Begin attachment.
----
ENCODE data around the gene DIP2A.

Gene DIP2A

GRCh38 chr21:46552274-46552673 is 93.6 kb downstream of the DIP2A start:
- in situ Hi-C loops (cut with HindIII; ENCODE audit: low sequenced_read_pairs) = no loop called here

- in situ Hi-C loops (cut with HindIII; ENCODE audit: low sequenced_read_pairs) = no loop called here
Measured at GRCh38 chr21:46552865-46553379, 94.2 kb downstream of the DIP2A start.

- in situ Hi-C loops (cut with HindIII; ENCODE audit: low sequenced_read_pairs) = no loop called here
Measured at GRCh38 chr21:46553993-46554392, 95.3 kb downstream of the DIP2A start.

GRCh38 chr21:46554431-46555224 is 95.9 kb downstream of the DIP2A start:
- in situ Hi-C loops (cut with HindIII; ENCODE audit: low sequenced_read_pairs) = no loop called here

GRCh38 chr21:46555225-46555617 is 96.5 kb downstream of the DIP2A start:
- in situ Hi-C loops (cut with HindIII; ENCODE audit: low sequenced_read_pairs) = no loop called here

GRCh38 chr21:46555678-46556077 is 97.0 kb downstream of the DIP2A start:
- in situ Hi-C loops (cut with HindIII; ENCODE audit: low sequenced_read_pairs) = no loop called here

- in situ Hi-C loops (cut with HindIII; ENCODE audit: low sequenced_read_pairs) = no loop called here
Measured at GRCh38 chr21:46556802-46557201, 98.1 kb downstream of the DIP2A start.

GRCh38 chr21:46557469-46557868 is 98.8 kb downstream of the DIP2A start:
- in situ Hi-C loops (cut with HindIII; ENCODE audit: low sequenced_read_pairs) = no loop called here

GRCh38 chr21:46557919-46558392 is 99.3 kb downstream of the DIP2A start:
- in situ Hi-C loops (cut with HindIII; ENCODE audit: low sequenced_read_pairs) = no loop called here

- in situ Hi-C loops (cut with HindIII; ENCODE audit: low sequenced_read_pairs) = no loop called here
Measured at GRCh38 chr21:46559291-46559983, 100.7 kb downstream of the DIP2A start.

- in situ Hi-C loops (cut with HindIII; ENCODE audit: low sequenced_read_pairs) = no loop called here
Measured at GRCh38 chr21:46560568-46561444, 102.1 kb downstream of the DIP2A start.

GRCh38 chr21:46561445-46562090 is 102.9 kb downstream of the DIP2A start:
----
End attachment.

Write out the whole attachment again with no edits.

ENCODE data around the gene DIP2A.

Gene DIP2A

GRCh38 chr21:46552274-46552673 is 93.6 kb downstream of the DIP2A start:
- in situ Hi-C loops (cut with HindIII; ENCODE audit: low sequenced_read_pairs) = no loop called here

- in situ Hi-C loops (cut with HindIII; ENCODE audit: low sequenced_read_pairs) = no loop called here
Measured at GRCh38 chr21:46552865-46553379, 94.2 kb downstream of the DIP2A start.

- in situ Hi-C loops (cut with HindIII; ENCODE audit: low sequenced_read_pairs) = no loop called here
Measured at GRCh38 chr21:46553993-46554392, 95.3 kb downstream of the DIP2A start.

GRCh38 chr21:46554431-46555224 is 95.9 kb downstream of the DIP2A start:
- in situ Hi-C loops (cut with HindIII; ENCODE audit: low sequenced_read_pairs) = no loop called here

GRCh38 chr21:46555225-46555617 is 96.5 kb downstream of the DIP2A start:
- in situ Hi-C loops (cut with HindIII; ENCODE audit: low sequenced_read_pairs) = no loop called here

GRCh38 chr21:46555678-46556077 is 97.0 kb downstream of the DIP2A start:
- in situ Hi-C loops (cut with HindIII; ENCODE audit: low sequenced_read_pairs) = no loop called here

- in situ Hi-C loops (cut with HindIII; ENCODE audit: low sequenced_read_pairs) = no loop called here
Measured at GRCh38 chr21:46556802-46557201, 98.1 kb downstream of the DIP2A start.

GRCh38 chr21:46557469-46557868 is 98.8 kb downstream of the DIP2A start:
- in situ Hi-C loops (cut with HindIII; ENCODE audit: low sequenced_read_pairs) = no loop called here

GRCh38 chr21:46557919-46558392 is 99.3 kb downstream of the DIP2A start:
- in situ Hi-C loops (cut with HindIII; ENCODE audit: low sequenced_read_pairs) = no loop called here

- in situ Hi-C loops (cut with HindIII; ENCODE audit: low sequenced_read_pairs) = no loop called here
Measured at GRCh38 chr21:46559291-46559983, 100.7 kb downstream of the DIP2A start.

- in situ Hi-C loops (cut with HindIII; ENCODE audit: low sequenced_read_pairs) = no loop called here
Measured at GRCh38 chr21:46560568-46561444, 102.1 kb downstream of the DIP2A start.

GRCh38 chr21:46561445-46562090 is 102.9 kb downstream of the DIP2A start: